'Golden Flower' investors will have to wait


BEIJING -- "Curse of the Golden Flower" producer Zhang Weiping told local press Monday that investors such as Standard Chartered bank will have to wait at least a year to recoup the money they put into Zhang Yimou's 360 million yuan ($46 million) Oscar-nominee.

In a rare candid interview with the Beijing Times, Zhang criticized the Chinese state-run film system for gouging filmmakers with high taxes, and said his Beijing-based New Picture Co. could not repay money from Standard Chartered of Hong Kong until "Curse" plays out overseas.

"Making movies doesn't make money," Zhang, president of New Picture, told a local reporter. "Roughly 70% of our investment was borrowed from financial institutions who will not share in the profits but will get favorable interest from us."

Thus far, "Curse," starring Gong Li and Chow Yun Fat, has grossed 280 million yuan ($36 million) in ticket sales since its mid-December opening in China, mostly in the wealthy cities of Beijing, Shanghai, Guangzhou and Shenzhen.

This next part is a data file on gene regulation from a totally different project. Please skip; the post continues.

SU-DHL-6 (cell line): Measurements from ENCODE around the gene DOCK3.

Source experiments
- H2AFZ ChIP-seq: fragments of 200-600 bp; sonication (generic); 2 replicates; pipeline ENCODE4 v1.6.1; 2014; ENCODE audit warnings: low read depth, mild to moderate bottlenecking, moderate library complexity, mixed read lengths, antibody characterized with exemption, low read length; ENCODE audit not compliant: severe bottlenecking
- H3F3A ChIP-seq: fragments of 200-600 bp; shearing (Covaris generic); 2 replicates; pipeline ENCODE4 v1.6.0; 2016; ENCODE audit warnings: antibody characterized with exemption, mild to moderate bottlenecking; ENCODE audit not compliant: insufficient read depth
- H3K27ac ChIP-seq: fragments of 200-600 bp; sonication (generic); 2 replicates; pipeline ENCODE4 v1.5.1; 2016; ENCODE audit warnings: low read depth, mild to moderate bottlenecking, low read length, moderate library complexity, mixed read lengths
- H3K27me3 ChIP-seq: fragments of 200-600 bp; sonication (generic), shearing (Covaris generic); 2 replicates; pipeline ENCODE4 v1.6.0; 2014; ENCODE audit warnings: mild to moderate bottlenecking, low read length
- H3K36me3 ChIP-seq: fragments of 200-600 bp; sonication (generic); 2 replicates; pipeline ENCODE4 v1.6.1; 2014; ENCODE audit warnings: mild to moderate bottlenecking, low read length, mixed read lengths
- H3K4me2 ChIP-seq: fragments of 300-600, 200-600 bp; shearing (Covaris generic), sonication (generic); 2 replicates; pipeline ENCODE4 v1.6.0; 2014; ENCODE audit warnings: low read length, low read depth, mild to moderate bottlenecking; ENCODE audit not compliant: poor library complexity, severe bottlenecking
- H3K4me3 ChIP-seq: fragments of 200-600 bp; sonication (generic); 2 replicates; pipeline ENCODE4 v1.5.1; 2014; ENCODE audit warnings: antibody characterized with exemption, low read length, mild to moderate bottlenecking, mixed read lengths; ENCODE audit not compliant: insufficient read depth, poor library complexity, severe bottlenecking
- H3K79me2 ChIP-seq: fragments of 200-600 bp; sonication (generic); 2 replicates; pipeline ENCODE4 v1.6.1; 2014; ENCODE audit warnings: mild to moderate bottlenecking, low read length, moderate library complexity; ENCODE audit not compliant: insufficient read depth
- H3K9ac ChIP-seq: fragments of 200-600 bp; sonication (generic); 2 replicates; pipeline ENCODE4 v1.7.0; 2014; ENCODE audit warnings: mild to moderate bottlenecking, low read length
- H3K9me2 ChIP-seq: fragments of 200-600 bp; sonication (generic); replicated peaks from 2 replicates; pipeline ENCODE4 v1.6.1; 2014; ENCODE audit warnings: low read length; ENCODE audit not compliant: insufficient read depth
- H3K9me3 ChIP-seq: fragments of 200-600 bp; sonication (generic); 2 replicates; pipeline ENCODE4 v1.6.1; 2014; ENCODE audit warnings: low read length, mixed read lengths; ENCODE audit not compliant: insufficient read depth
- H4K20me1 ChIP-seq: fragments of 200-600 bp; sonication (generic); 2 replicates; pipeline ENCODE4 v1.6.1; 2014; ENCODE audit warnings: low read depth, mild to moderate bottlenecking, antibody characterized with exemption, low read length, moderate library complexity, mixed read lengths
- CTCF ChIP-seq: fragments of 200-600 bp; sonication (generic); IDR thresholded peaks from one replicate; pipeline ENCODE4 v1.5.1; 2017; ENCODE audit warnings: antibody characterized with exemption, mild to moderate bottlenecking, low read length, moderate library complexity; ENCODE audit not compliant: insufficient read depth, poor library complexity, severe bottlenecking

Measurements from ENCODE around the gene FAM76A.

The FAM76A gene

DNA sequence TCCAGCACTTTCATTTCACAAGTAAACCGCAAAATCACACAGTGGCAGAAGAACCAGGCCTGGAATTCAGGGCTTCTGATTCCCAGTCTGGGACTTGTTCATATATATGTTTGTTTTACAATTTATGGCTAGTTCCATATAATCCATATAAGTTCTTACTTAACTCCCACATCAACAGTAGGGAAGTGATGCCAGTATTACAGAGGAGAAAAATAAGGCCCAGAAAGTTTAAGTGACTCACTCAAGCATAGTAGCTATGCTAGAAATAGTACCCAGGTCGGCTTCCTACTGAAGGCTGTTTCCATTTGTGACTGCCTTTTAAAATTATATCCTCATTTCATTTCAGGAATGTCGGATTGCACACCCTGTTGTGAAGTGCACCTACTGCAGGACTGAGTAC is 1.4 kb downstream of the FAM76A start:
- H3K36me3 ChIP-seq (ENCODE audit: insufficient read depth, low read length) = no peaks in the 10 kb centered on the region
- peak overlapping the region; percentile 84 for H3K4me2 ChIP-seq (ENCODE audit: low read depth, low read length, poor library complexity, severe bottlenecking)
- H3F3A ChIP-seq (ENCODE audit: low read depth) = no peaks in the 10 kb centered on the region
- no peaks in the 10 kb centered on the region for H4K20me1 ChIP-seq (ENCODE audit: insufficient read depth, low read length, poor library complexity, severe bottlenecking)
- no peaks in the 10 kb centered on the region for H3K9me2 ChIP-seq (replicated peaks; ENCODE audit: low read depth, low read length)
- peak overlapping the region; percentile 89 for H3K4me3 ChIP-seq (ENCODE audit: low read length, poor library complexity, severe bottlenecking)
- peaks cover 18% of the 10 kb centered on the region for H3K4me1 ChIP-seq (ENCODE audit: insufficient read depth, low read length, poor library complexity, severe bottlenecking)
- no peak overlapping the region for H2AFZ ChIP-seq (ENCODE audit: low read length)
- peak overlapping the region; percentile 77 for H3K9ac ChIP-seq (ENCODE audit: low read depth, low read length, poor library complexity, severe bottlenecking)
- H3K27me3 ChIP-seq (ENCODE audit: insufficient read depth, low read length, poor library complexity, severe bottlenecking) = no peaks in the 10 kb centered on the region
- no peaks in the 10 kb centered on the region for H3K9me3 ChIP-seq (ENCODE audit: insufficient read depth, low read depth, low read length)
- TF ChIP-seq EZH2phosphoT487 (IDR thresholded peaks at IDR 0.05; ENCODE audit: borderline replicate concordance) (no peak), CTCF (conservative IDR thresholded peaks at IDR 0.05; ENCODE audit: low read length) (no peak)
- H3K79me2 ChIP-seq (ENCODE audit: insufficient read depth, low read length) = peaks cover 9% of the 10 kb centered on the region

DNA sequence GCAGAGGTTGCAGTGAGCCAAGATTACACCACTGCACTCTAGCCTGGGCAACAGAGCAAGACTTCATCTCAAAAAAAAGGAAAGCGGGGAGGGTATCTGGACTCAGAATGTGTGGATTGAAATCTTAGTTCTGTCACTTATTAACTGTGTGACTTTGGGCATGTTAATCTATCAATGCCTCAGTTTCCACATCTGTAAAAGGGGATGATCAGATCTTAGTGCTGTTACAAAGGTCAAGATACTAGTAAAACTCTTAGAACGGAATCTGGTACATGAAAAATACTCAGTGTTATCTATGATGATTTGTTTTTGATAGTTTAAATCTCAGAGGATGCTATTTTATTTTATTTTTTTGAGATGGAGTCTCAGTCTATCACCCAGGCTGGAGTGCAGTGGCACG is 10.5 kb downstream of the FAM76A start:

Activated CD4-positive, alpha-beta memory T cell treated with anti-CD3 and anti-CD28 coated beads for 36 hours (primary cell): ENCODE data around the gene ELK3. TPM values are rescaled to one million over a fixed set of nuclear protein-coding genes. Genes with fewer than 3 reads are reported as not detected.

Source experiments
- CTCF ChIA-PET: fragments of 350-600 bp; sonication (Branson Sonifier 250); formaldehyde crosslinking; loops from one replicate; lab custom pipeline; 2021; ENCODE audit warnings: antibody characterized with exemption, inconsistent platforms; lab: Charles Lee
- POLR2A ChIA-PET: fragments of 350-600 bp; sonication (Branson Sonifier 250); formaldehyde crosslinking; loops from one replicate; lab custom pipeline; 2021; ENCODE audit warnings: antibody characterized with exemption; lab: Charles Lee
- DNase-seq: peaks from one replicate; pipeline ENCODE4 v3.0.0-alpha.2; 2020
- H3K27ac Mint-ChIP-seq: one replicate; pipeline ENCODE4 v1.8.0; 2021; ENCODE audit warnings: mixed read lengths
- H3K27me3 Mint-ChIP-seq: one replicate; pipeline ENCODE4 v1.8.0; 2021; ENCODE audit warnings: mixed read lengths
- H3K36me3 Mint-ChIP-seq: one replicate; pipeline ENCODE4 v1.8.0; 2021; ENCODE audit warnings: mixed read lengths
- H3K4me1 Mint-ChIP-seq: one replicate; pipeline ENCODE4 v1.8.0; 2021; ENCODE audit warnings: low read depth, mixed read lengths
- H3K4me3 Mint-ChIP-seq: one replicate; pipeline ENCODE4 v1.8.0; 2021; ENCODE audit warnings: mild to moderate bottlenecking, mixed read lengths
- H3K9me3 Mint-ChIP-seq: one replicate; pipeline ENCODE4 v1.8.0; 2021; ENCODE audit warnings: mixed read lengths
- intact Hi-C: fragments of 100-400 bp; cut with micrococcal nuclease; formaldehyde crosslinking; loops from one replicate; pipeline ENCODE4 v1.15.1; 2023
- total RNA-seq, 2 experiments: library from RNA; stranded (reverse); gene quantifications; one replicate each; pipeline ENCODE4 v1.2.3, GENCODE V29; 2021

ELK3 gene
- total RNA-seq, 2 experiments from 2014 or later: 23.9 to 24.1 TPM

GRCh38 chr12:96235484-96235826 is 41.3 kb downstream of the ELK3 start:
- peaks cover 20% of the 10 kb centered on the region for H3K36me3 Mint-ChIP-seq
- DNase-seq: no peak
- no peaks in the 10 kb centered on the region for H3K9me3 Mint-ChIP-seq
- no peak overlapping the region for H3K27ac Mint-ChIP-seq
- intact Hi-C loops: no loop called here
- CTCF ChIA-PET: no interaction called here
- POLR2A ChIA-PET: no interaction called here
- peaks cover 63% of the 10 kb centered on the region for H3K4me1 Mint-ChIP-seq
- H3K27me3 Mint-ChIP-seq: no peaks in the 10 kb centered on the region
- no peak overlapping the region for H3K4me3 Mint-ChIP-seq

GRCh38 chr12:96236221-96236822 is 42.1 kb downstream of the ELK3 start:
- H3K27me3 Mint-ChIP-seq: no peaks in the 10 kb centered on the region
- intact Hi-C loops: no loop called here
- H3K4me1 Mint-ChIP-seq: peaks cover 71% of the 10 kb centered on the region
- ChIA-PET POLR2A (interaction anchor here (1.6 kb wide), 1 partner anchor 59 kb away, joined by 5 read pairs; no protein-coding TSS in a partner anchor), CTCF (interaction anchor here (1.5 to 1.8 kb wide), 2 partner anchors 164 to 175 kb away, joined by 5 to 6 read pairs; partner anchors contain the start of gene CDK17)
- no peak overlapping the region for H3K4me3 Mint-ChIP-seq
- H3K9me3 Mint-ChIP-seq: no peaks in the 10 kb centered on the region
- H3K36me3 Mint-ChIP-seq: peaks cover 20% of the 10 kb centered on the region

"The potential in medium and small cities is quite limited," Zhang said.

"Curse" has begun to roll out in the U.S. market and later will go to Europe, South Korea, Japan and Southeast Asia.

"It's too early to say if this film is a success or a failure," he said, adding, however, that the film, despite its Oscar nomination for best costumes, was lagging director Zhang's 2002 hit "Hero," which boasted ticket sales of more than $53 million in the U.S. alone.

Producer Zhang said that only eight million people have watched "Curse" so far, compared with "Hero," which was seen by about 11 million.

Ticket prices in Beijing, now averaging 40 yuan ($5.13), have risen sharply with the cost of real estate in recent years and though "Curse" may gross more than "Hero" in China, the number of people who see it could be smaller, Zhang said.

"This is not a good phenomenon," Zhang said.

Zhang, who came to film production from a background in real estate, said that in China's booming economy, one couldn't compare selling apartments to selling movies.

"If an apartment at 10,000 yuan per meter is too much, then you can lower it to 8,000 and even to 5,000, and that's still okay. You can do this gradually," Zhang said. "But with movies ... the best money is still made in the first two weeks of their screening. Once the film cools down, nobody will go to the theater to watch it."

In order to help Chinese filmmakers big and small lessen their risk, Zhang said that the government in Beijing should reduce the taxes imposed on the industry a la the South Korean model, where filmmaking is tax free and subsidized to the tune of several million yuan per picture.

"The film industry is our country's cultural calling card," Zhang said.